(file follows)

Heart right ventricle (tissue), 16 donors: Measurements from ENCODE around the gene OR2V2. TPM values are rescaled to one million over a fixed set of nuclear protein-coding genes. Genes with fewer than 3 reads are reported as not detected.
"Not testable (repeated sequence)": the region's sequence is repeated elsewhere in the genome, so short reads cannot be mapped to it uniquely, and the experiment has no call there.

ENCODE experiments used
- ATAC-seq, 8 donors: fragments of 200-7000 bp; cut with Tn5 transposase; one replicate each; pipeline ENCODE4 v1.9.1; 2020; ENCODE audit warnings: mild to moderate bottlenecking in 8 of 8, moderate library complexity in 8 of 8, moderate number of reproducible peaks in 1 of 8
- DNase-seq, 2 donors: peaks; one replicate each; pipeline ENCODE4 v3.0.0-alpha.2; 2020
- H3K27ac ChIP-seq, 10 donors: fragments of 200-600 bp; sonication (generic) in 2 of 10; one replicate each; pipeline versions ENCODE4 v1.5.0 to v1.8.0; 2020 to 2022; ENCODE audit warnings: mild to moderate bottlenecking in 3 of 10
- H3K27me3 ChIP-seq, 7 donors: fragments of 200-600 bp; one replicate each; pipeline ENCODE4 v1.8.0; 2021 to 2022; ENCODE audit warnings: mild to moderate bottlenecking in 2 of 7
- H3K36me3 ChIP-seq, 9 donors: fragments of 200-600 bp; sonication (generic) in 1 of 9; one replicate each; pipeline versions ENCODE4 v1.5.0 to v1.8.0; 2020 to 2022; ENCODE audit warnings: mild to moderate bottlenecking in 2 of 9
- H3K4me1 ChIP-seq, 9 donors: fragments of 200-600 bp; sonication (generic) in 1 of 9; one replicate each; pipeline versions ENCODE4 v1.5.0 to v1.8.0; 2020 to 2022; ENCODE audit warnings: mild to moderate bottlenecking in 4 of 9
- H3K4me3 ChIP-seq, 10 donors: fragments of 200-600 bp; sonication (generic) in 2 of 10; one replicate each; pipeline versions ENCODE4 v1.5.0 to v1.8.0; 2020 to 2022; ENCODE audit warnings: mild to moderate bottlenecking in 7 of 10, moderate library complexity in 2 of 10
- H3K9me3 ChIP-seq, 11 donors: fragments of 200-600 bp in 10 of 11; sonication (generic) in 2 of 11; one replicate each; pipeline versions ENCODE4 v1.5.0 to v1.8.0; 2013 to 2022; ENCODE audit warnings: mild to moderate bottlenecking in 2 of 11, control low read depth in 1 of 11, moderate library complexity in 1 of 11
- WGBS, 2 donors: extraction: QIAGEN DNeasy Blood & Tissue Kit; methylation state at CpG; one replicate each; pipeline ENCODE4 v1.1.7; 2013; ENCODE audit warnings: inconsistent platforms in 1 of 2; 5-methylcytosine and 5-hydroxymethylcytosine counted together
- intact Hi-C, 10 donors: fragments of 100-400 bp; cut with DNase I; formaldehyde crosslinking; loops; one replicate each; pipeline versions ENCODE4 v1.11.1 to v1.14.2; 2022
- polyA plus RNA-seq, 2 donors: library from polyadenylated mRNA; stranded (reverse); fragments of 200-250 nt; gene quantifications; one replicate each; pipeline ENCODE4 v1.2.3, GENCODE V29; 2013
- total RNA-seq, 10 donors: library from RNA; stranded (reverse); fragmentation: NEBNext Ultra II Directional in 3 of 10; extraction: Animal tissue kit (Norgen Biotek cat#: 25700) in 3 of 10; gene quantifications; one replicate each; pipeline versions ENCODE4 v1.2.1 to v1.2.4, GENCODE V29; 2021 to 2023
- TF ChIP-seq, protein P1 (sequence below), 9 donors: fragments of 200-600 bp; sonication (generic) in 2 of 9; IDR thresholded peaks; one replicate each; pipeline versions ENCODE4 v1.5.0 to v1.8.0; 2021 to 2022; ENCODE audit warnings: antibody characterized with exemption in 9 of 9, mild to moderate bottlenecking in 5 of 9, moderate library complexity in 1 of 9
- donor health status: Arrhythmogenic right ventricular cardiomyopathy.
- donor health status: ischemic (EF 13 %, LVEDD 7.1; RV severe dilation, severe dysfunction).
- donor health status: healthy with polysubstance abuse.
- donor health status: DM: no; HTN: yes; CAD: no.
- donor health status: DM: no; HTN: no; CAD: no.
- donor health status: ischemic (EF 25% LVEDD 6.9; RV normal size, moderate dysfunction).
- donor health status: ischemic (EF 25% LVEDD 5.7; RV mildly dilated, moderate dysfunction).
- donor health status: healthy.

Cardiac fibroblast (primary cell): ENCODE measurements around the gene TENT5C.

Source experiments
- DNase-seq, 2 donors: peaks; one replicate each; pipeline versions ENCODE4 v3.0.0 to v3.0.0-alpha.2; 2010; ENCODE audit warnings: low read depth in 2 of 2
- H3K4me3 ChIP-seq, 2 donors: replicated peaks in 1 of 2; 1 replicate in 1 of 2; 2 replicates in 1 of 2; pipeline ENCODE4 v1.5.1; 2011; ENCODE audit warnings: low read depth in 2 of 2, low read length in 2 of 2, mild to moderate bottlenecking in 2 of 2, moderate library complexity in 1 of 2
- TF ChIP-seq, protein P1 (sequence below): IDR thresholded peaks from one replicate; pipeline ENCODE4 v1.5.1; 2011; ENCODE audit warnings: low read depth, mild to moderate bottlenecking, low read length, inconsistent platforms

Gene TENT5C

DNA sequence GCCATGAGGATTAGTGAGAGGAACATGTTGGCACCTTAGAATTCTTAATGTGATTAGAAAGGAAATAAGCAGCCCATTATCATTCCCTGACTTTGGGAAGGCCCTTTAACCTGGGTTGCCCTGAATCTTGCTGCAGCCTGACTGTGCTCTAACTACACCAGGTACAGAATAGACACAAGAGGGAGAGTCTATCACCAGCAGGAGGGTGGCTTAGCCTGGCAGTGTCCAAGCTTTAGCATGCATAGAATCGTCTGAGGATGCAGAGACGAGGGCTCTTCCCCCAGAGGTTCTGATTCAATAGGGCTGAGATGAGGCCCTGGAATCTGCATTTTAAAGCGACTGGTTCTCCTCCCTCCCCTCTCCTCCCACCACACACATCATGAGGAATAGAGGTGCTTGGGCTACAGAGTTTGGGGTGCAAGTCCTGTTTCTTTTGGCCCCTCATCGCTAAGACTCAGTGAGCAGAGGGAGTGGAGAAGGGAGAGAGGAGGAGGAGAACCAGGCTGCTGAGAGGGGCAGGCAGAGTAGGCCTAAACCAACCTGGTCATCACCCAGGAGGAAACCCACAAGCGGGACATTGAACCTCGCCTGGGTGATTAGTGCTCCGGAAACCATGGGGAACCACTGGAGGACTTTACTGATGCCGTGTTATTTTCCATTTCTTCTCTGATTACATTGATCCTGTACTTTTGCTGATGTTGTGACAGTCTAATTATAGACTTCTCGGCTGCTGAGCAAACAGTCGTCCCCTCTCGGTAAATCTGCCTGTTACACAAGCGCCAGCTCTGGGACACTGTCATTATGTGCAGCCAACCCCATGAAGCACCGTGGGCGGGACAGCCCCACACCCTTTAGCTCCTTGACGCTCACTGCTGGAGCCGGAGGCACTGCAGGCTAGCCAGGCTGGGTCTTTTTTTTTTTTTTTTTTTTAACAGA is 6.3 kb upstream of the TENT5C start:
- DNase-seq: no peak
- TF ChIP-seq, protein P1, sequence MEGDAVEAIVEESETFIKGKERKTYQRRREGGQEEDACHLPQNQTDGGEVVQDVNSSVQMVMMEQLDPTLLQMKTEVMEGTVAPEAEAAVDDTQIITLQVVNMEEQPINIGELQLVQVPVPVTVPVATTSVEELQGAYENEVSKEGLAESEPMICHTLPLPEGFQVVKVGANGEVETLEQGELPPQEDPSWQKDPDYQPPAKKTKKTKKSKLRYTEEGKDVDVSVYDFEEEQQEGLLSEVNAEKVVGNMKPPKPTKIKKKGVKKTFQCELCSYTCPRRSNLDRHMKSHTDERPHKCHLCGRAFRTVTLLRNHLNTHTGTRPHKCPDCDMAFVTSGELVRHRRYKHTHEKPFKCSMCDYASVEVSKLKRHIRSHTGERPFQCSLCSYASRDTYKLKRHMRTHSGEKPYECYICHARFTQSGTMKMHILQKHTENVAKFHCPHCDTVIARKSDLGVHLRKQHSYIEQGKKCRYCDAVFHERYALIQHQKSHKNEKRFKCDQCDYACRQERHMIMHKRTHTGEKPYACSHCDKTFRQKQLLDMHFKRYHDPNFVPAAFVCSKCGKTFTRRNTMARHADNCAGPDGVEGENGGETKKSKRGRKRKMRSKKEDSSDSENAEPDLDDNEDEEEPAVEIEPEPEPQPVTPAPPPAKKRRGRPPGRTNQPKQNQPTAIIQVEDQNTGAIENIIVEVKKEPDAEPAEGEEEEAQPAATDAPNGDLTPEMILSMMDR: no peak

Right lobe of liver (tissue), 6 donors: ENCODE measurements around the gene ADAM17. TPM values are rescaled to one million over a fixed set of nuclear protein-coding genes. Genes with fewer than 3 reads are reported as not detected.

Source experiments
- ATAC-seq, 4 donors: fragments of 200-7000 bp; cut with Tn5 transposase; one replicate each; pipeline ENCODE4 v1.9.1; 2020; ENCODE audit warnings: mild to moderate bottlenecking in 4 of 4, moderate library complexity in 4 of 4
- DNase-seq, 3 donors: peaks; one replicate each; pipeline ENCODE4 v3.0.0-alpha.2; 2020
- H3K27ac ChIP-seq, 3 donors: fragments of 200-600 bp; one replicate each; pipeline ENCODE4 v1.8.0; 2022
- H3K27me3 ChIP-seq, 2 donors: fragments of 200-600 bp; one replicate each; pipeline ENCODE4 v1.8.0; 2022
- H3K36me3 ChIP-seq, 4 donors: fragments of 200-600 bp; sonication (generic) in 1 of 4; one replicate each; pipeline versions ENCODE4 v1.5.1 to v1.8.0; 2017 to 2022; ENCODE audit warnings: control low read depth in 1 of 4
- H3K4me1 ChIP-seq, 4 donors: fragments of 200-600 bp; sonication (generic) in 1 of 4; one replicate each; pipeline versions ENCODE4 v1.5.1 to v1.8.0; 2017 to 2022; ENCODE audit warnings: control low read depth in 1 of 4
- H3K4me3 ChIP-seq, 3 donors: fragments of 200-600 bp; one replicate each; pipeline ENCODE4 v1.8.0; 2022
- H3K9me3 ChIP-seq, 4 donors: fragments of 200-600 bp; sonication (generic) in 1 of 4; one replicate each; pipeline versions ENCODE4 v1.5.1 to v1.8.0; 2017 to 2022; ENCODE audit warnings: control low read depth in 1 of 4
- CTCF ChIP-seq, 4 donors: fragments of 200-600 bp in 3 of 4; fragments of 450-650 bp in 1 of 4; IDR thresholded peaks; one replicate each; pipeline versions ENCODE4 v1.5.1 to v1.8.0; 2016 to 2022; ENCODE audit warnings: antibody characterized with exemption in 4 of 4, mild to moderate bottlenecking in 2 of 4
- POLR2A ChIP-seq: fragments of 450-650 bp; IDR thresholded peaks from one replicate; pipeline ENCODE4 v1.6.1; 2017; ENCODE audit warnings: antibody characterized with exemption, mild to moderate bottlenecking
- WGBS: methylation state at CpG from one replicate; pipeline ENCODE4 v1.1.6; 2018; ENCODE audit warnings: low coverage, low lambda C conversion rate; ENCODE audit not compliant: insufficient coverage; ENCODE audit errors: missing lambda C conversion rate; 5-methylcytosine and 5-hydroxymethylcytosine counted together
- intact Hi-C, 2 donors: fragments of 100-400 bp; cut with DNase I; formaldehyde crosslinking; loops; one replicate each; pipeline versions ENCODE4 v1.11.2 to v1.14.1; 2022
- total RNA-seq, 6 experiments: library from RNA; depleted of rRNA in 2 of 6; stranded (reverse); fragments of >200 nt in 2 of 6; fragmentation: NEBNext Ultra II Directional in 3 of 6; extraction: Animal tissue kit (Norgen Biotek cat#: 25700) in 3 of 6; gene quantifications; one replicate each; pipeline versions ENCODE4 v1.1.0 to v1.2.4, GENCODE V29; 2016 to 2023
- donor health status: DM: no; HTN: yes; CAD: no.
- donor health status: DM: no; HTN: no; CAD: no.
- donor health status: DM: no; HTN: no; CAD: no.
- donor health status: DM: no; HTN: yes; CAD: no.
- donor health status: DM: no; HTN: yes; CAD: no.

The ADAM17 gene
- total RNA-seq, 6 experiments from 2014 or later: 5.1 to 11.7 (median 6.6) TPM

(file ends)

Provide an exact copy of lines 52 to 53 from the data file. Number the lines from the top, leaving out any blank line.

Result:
- donor health status: DM: no; HTN: yes; CAD: no.
- donor health status: DM: no; HTN: yes; CAD: no.